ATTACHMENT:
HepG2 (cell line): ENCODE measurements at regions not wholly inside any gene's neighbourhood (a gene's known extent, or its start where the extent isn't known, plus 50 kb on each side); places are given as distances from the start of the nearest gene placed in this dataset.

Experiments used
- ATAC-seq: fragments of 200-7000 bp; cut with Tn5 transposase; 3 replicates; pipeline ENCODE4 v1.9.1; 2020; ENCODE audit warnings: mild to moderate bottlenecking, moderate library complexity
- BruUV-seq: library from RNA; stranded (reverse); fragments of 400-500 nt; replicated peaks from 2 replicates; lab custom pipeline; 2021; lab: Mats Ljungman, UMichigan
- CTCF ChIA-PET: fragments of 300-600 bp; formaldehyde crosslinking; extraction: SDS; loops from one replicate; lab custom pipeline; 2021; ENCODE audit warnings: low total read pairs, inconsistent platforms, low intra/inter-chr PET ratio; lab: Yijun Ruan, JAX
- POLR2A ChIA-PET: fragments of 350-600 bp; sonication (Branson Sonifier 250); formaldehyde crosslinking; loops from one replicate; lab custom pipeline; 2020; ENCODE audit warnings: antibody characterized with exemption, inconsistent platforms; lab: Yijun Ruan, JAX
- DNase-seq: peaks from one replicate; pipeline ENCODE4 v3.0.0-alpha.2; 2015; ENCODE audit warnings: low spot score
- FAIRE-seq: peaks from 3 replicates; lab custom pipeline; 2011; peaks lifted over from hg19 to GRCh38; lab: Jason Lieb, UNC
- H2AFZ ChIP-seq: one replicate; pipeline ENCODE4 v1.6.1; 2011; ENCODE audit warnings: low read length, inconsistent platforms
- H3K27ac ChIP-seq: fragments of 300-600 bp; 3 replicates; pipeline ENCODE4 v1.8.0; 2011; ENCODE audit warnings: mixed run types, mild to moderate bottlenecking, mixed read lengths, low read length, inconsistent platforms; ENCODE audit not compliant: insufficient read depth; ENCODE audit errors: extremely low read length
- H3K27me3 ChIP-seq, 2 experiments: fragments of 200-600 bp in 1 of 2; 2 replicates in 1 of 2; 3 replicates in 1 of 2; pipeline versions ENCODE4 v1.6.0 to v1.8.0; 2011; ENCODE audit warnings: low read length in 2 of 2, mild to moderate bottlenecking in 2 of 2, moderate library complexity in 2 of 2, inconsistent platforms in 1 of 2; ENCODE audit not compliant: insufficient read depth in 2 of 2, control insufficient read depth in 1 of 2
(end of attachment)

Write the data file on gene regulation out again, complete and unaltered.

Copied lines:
HepG2 (cell line): ENCODE measurements at regions not wholly inside any gene's neighbourhood (a gene's known extent, or its start where the extent isn't known, plus 50 kb on each side); places are given as distances from the start of the nearest gene placed in this dataset.

Experiments used
- ATAC-seq: fragments of 200-7000 bp; cut with Tn5 transposase; 3 replicates; pipeline ENCODE4 v1.9.1; 2020; ENCODE audit warnings: mild to moderate bottlenecking, moderate library complexity
- BruUV-seq: library from RNA; stranded (reverse); fragments of 400-500 nt; replicated peaks from 2 replicates; lab custom pipeline; 2021; lab: Mats Ljungman, UMichigan
- CTCF ChIA-PET: fragments of 300-600 bp; formaldehyde crosslinking; extraction: SDS; loops from one replicate; lab custom pipeline; 2021; ENCODE audit warnings: low total read pairs, inconsistent platforms, low intra/inter-chr PET ratio; lab: Yijun Ruan, JAX
- POLR2A ChIA-PET: fragments of 350-600 bp; sonication (Branson Sonifier 250); formaldehyde crosslinking; loops from one replicate; lab custom pipeline; 2020; ENCODE audit warnings: antibody characterized with exemption, inconsistent platforms; lab: Yijun Ruan, JAX
- DNase-seq: peaks from one replicate; pipeline ENCODE4 v3.0.0-alpha.2; 2015; ENCODE audit warnings: low spot score
- FAIRE-seq: peaks from 3 replicates; lab custom pipeline; 2011; peaks lifted over from hg19 to GRCh38; lab: Jason Lieb, UNC
- H2AFZ ChIP-seq: one replicate; pipeline ENCODE4 v1.6.1; 2011; ENCODE audit warnings: low read length, inconsistent platforms
- H3K27ac ChIP-seq: fragments of 300-600 bp; 3 replicates; pipeline ENCODE4 v1.8.0; 2011; ENCODE audit warnings: mixed run types, mild to moderate bottlenecking, mixed read lengths, low read length, inconsistent platforms; ENCODE audit not compliant: insufficient read depth; ENCODE audit errors: extremely low read length
- H3K27me3 ChIP-seq, 2 experiments: fragments of 200-600 bp in 1 of 2; 2 replicates in 1 of 2; 3 replicates in 1 of 2; pipeline versions ENCODE4 v1.6.0 to v1.8.0; 2011; ENCODE audit warnings: low read length in 2 of 2, mild to moderate bottlenecking in 2 of 2, moderate library complexity in 2 of 2, inconsistent platforms in 1 of 2; ENCODE audit not compliant: insufficient read depth in 2 of 2, control insufficient read depth in 1 of 2